9 Reasons To Add Lentils To Your Diet

Lentil salad in a bowl with tomatoes


I love lentils. They are inexpensive, versatile, nutritious, and believe it or not, a proud Canadian food product.


Most would be surprised to learn that Canada only started to grow lentils in the 1970s. Canada now exports 67% of the worlds lentils making Canada the world’s largest lentil exporter – most of which goes to India.


Including more lentils in your diet makes sense.


They provide a boat load of nutrition in a small package and are easy to prepare; even if you are a novice cook, lentils won’t let you down in the kitchen.


Check out Lentils Canada

9 Reasons To Add Lentils To Your Diet

1. Cancer fighter

Lentils have a lot of nutrients that have been shown to reduce the risk for cancers such as fiber, folate, B vitamins, and lectins. Lectins are a unique type of plant protein and studies suggest they have the ability to reduce cancer cells from growing.


2.  Fabulously fibrous

Lentils are high in fiber; a 1 cup/250 ml serving provides 15 g of fiber or 40% of the recommended daily amount for men and 60% of the recommended daily amount for women.


Asparagus & Lentil Salad with Chives & Cider Vinaigrette


3. Blood sugar balance

Both fiber and protein help to control the rate at which carbohydrate from food is digested and absorbed by the body and lentils has both of these nutrients. By slowing the rate of digestion, lentils help to ensure a steady blood sugar after eating to provide sustained energy  throughout the day.


4. Plentiful in potassium

Everyone thinks that sodium is the only thing to think about when it comes to blood pressure but that would be wrong. Potassium is a powerful ally, more so than sodium. Simply getting more potassium in your diet will do more for lowering blood pressure than lowering sodium will.


Lentils have a lot of potassium; 1 cup/250 ml has over 700 mg of potassium; as much as 2 medium bananas. Note: lentils also contain magnesium; another important mineral needed for healthy blood pressure.


Potassium Lowers Blood Pressure – Harvard Medical School


Bowl of lentil soup

Photo credit


5. Energy for days

Lentils provides carbohydrates; a source of energy not only for working muscles but your brain as well. Because lentils are rich in fiber, they provide a slow released form of energy; as part of a meal, lentils will give you the staying power you need to get you through the day.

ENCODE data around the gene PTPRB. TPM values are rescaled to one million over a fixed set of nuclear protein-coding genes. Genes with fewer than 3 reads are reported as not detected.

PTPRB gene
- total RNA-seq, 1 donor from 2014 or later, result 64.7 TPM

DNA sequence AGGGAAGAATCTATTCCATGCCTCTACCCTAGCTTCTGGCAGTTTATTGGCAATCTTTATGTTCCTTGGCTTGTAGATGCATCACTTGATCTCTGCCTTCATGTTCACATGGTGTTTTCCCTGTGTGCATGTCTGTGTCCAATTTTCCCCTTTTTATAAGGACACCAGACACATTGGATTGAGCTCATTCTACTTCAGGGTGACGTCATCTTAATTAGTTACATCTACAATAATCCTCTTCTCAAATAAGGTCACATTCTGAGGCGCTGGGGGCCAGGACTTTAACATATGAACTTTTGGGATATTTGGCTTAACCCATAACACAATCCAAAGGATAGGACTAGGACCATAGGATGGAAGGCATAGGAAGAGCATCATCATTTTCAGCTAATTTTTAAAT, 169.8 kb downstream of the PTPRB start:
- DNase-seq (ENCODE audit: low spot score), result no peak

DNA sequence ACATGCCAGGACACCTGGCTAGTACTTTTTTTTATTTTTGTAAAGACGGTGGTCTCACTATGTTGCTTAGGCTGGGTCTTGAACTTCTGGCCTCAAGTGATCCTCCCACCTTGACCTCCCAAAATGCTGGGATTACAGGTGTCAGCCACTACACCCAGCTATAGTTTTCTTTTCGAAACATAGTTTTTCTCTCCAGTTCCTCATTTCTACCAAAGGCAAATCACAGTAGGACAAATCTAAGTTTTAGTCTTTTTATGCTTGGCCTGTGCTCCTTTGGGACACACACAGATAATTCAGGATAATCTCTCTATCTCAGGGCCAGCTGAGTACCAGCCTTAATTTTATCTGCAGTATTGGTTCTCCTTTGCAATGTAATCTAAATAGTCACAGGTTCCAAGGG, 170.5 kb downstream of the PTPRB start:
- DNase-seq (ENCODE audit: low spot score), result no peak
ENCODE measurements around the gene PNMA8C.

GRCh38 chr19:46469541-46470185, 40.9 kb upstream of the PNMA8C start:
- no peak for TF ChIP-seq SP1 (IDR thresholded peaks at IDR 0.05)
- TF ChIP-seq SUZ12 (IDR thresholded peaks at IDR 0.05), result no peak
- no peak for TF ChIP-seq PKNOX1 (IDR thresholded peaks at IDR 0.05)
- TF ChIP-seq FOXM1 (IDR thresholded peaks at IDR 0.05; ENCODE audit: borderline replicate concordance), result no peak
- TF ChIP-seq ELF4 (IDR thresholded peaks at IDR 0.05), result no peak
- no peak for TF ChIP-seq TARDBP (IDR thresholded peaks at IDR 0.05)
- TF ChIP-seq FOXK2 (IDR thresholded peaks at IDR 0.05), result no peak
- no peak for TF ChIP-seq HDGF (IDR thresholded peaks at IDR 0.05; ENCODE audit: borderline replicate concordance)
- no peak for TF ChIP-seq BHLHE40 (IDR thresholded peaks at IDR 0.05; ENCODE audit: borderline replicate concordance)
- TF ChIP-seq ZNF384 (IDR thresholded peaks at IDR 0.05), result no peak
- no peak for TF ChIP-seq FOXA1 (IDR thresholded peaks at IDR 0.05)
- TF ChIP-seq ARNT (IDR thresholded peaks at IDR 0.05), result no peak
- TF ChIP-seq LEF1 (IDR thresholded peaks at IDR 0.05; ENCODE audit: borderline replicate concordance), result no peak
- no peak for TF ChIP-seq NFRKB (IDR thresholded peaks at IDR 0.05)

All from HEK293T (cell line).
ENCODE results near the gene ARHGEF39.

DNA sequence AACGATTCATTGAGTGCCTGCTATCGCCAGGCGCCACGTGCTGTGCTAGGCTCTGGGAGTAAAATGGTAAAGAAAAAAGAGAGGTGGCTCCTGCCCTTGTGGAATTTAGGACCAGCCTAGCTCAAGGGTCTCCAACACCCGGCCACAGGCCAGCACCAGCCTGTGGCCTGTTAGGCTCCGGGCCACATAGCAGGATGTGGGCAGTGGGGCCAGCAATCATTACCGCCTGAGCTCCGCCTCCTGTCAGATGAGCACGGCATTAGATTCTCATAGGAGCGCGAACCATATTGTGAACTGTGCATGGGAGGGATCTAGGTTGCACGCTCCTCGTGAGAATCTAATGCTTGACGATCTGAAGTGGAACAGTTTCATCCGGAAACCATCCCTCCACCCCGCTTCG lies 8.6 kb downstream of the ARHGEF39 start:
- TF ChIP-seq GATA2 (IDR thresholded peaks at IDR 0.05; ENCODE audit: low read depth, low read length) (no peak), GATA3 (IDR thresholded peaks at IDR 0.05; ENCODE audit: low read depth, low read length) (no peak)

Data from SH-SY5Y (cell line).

6. Gut-tastic

Our gut is full of bacteria; microorganisms that help to keep us healthy by helping with digestion, making certain nutrients, stimulating the immune system, aiding the production of gut-associated neurotransmitters like dopamine and serotonin.


The gut love fiber as a food source and lentils gives them the fiber they need. Fiber also helps the gut by promoting regularity; let’s face it, who doesn’t like a good poop?


Dietary Fiber Alters Gut Bacteria, Supports Gastrointestinal Health


7. Lowers cholesterol

While I’m not a huge pusher of lowering LDL cholesterol as the be all and all when it comes to cardiovascular health, lentils, and their fiber content have been shown to promote a healthy balance of blood fats/lipids including LDL & HDL cholesterol, triglycerides.


As well as, promoting healthy blood sugar & insulin levels all of which play a role in heart/cardiovascular health.


8. Protein

Lentils are a great source of plant-based protein. Although most of their calories come from carbohydrate, they are some of the highest protein-containing plant foods. 1 cup/250 ml serving as 18 g of protein. Your muscles will thank you.


9.  Amazing antioxidants

Mention antioxidants and everyone thinks of blueberries, pomegranate, or the expensive goji or acai berry, as well as, green tea and the like. But lentils, and all pulses [chickpeas, dried peas & beans] are rich in antioxidants for a fraction of the cost.


Antioxidant activity and phenolic content of lentils (Lens culinaris), chickpeas (Cicer arietinum L.), peas (Pisum sativum L.) and soybeans (Glycine max), and their quantitative changes during processing


 For all things lentils and loads of recipes, visit Lentil Canada’s website

 Bowl of Beluga Lentils Photo credit


Photo credit: (Creative Commons): Robin Jolin, William Jones, Justin Marx

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